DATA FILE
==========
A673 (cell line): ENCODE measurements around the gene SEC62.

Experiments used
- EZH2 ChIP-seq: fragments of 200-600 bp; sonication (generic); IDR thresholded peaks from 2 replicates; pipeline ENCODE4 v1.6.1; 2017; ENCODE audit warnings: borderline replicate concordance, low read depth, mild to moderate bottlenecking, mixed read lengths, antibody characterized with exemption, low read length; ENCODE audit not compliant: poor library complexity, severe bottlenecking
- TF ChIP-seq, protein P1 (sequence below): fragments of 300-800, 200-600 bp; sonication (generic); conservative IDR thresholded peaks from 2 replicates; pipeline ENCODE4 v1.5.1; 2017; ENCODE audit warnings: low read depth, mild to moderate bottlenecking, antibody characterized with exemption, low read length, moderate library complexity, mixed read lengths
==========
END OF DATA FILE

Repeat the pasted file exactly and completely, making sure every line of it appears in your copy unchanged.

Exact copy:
A673 (cell line): ENCODE measurements around the gene SEC62.

Experiments used
- EZH2 ChIP-seq: fragments of 200-600 bp; sonication (generic); IDR thresholded peaks from 2 replicates; pipeline ENCODE4 v1.6.1; 2017; ENCODE audit warnings: borderline replicate concordance, low read depth, mild to moderate bottlenecking, mixed read lengths, antibody characterized with exemption, low read length; ENCODE audit not compliant: poor library complexity, severe bottlenecking
- TF ChIP-seq, protein P1 (sequence below): fragments of 300-800, 200-600 bp; sonication (generic); conservative IDR thresholded peaks from 2 replicates; pipeline ENCODE4 v1.5.1; 2017; ENCODE audit warnings: low read depth, mild to moderate bottlenecking, antibody characterized with exemption, low read length, moderate library complexity, mixed read lengths